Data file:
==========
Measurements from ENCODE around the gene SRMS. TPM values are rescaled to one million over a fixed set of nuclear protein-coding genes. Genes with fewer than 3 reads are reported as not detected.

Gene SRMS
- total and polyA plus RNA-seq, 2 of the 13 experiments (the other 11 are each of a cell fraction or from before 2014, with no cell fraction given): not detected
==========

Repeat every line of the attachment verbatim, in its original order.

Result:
Measurements from ENCODE around the gene SRMS. TPM values are rescaled to one million over a fixed set of nuclear protein-coding genes. Genes with fewer than 3 reads are reported as not detected.

Gene SRMS
- total and polyA plus RNA-seq, 2 of the 13 experiments (the other 11 are each of a cell fraction or from before 2014, with no cell fraction given): not detected